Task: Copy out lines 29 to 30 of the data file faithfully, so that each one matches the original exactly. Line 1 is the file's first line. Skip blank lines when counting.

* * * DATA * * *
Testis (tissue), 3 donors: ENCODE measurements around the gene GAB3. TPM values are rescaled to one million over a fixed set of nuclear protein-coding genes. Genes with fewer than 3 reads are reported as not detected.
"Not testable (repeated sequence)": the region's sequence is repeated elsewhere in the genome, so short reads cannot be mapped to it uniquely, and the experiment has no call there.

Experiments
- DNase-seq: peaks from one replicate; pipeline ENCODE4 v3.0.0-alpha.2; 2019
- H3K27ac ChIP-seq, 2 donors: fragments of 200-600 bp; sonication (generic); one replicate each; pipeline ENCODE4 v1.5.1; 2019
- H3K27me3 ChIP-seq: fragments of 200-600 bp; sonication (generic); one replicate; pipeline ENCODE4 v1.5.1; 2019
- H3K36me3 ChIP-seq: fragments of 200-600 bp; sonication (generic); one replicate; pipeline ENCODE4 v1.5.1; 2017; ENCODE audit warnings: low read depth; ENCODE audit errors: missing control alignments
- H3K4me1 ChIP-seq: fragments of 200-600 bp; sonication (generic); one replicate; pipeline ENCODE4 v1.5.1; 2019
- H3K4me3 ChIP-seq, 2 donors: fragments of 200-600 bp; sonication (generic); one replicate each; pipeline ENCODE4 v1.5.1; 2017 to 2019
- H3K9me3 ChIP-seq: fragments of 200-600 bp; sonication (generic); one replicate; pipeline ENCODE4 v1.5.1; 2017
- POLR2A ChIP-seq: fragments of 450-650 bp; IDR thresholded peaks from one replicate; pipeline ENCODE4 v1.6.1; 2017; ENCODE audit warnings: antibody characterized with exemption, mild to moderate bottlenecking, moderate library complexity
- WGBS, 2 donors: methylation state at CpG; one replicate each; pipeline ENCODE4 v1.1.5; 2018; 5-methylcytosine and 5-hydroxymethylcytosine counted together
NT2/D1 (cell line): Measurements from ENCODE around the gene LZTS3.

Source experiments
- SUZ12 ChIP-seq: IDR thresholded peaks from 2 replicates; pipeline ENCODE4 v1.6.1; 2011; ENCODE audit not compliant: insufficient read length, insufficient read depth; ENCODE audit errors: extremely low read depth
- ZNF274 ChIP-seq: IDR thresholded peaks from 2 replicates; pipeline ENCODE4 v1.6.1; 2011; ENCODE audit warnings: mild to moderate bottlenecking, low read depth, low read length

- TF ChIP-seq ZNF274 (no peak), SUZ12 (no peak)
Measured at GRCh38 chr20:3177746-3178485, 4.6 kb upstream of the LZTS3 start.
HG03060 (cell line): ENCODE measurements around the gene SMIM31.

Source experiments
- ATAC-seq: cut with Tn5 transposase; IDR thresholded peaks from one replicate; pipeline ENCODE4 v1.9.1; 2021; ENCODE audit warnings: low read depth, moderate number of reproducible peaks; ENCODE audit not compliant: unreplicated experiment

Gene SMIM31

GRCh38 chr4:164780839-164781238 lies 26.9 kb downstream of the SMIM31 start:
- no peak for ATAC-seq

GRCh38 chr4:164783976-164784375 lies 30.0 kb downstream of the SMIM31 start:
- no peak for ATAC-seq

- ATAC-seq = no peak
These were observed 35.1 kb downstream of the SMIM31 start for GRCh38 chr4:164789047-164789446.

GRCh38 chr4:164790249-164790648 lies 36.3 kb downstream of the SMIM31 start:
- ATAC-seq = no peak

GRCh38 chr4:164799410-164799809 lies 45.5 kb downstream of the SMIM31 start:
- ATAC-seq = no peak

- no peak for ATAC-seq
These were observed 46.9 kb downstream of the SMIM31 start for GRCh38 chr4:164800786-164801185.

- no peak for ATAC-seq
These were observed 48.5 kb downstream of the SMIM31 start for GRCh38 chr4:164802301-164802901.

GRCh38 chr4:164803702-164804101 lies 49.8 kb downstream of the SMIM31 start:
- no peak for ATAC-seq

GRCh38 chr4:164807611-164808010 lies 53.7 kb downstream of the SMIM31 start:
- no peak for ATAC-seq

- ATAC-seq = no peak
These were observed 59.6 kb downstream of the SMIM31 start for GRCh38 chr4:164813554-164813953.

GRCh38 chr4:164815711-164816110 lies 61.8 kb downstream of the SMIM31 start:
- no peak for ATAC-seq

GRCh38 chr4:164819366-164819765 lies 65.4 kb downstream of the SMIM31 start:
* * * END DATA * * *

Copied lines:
GRCh38 chr4:164790249-164790648 lies 36.3 kb downstream of the SMIM31 start:
- ATAC-seq = no peak